Saag also recently recommended that I cover a study published this week in the journal PLOS Medicine by his colleague, Janet Turan, Ph.D., associate professor in the Department of Health Care Organization and Policy at the UAB School of Public Health. Her study found that fear, this time of being labeled HIV-positive, was contributing to the spread of HIV in Kenya.

Fear of stigma was strong enough to keep mothers in one Kenyan province from having babies in health-care facilities because their communities had come to see such places as mostly for HIV-positive women, according to Turan’s study. Specifically, her team found a close link between HIV-related stigma and the fact that just 44.2 percent of mothers in Nyanza Province deliver their babies in facilities with skilled caregivers.

Professional help greatly increases the chances that any mother, HIV-positive or not, will survive childbirth, which takes the lives of more than 250,000 women in developing nations each year. In Nyanza, a region where one in five pregnant women is HIV-positive, skilled care during pregnancy and birth also increases the likelihood that those infected will receive antiretroviral drugs that prevent the passing of HIV from mother to child. Sadly, past studies in the region have reported that being labeled HIV-positive links women with promiscuity in the eyes of their families, often causing them to be abused by male partners, who are less likely to visit clinics or be tested for HIV themselves.

Many Kenyans think the region’s clinics are the best place to give birth for women with pregnancy complications, but women who do choose to use the clinics—over home births with traditional attendants—run the risk of being labeled HIV-positive. The stigma is so strong that many people have adopted a low opinion of anyone living with HIV, and not without cost. The study found that women with such opinions were about half as likely to deliver their baby in a health facility as those without them.

Government campaigns seeking to halt mother-to-child transmission of HIV may actually be part of the problem, Turan says. By urging HIV-positive mothers to give birth at clinics, the campaigns may be inadvertently promoting the idea that childbirth there is mainly for women who are HIV-positive. Public health messages need to be changed to stress that skilled care is a lifesaver for all women, says Turan.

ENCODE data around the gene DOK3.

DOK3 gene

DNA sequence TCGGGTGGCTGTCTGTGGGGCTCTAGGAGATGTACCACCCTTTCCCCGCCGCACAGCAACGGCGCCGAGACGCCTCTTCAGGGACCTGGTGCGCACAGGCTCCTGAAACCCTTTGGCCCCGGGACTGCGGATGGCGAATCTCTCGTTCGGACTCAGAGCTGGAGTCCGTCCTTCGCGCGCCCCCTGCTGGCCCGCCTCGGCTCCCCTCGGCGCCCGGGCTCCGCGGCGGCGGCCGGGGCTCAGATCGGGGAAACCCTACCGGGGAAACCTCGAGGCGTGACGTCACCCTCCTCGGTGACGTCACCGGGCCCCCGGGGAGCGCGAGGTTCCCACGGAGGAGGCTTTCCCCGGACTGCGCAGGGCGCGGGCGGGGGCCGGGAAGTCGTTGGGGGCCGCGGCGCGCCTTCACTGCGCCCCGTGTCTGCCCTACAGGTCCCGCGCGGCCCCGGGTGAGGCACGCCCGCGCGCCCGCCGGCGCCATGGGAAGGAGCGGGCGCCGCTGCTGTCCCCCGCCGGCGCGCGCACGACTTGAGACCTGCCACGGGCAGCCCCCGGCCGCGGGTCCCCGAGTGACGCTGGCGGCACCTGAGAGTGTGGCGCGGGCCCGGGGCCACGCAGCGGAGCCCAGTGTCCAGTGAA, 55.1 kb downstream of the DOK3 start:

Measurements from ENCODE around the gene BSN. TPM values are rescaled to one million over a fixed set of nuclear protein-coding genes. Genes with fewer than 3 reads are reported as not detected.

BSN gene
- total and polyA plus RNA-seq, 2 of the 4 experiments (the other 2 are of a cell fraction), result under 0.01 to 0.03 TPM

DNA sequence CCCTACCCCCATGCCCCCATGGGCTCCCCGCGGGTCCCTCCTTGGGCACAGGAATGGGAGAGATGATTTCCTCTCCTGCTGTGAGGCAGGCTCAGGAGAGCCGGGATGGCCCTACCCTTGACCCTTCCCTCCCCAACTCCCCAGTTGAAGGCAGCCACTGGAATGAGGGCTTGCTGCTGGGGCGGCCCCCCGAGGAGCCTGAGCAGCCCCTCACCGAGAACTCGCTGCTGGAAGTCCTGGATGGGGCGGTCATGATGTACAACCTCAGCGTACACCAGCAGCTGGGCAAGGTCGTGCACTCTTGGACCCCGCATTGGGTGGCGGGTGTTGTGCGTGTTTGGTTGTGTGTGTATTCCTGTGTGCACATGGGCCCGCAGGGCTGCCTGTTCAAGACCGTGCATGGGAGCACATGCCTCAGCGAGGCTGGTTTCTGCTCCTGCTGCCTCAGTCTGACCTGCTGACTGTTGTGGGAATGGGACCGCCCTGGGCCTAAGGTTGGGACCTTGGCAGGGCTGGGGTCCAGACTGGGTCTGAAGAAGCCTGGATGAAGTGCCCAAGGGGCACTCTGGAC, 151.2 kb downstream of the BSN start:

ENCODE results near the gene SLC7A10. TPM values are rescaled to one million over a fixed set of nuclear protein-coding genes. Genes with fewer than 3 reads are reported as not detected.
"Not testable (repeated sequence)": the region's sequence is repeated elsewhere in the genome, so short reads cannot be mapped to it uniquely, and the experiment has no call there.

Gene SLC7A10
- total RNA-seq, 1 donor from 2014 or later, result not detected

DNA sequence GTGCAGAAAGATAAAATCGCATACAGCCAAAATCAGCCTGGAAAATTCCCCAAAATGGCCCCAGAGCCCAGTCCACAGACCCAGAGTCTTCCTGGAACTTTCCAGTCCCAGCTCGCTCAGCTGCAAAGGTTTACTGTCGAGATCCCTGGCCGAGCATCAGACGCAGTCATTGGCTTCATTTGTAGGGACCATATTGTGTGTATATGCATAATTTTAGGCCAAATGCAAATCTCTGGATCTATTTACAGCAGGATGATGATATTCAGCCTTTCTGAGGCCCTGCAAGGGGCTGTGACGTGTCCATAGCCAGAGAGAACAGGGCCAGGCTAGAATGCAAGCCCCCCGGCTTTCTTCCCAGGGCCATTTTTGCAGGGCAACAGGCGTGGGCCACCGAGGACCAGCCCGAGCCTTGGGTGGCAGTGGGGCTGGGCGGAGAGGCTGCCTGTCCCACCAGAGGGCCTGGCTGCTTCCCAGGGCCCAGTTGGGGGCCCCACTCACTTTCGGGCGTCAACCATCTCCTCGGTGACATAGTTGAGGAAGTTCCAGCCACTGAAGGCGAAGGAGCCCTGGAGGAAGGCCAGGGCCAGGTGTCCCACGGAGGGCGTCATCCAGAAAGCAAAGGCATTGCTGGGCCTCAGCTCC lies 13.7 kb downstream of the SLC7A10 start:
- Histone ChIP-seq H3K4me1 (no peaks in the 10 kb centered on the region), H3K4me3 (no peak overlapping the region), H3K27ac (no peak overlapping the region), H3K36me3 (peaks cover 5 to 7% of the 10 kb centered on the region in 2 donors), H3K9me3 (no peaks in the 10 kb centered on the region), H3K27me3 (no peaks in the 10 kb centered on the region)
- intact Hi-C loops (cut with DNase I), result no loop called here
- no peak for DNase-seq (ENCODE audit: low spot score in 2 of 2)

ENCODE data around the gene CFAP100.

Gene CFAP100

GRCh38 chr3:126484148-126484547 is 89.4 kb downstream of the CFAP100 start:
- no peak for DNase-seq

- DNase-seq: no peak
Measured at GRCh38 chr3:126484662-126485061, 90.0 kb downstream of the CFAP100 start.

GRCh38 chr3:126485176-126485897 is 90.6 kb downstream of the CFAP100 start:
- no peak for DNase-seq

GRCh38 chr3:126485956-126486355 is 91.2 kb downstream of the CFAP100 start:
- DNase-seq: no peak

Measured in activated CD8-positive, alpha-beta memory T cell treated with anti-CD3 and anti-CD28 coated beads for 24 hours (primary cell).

For more information about the AIDS epidemic today at home or in Africa, or about UAB’s related efforts, see the sites for the UAB Center for AIDS Research, UAB’s 1917 Clinic for patients with HIV/AIDS, or the United Nation’s 2015 Millennium Development Goals, which include lowering the maternal death rate in developing countries by 75 percent.

About the Blogger

Greg Williams @gregscience @themixuab is research editor within Media Relations at the University of Alabama at Birmingham.

Tuesday, August 7, 2012

Heart disease, depression and night lights

Sleep is proving more elusive than ever for Americans, even as evidence mounts that lost sleep puts us at greater risk for everything from depression to diabetes to heart disease.

According a recent Wall Street Journal piece, a National Sleep Foundation survey found that 51 percent of people aged 19 to 29 years, and 43 percent of 30-somethings, say they rarely or never get a good night’s sleep on weekdays.

In my case, quality sleep is often interrupted as massive Alabama thunderstorms or bad dreams chase my 5-year-old into our bed. In the case of nightmares, one thing we've tried is tucking our son back into bed in the gentle glow of his turtle-shaped night light.

Then I read this article in Science News by Janet Raloff (@jarsciencenews) that says exposing him to light when he’s sleeping could be bad for his mind and body.

I ran the idea of night light as health threat by Karen Gamble, Ph.D., assistant professor in the Behavioral Neurobiology Division of the Department of Psychiatry in the UAB School of Medicine. It turns out that the connections between nightly light exposure, circadian rhythm and disease risk are hot research areas, and that she is recruiting for a related study in shift-working nurses right now.

“When environmental and bodily rhythms are out of sync, circadian misalignment results, which can contribute to increased risk of cardiometabolic problems and cancer, as well as to mental disorders,” says Gamble.

Life on earth evolved for eons based on a rhythm: day and night, light and dark, wake and sleep, eat and fast. Researchers in recent years even have discovered a genetic feedback loop in our cells that operates in roughly 24-hour cycles, with links to hundreds of gene pathways, many of which regulate how our cells process energy. In other words, it looks like we are wired at the genetic level to sleep at night, and to wake up and eat during the day -- and that bucking those patterns may have consequences.

“Think about the airlines and other industries that rely on light for their nightly function,” says Gamble. “Lighting at night in most hospitals is very bright for patients, as well as the workers. It will be interesting to see the results of future studies that finally tell us whether or not hospitals brightly lit 24/7 slow patient recovery.”

And what about hospital workers? Gamble has begun a study looking at the health of shift-work nurses, who are “greatly exposed” to the effects of light at night and to chaotic sleeping patterns. Most hospitals employ a “standard” schedule of several consecutive 12-hour shifts followed by several days off.  Because 97 percent of nurses choose to go back to sleeping at night on their days off, her team is particularly interested in how these nurses choose to switch back and forth and how these strategies affect their health and mood.

Experiments will measure rhythms of activity, hormones and body function to determine how sleep patterns affect the nurses’ degree of circadian misalignment. The research team also will collect data on chronic light exposure over this period to assess how light at “night” affects adaptation to shift work.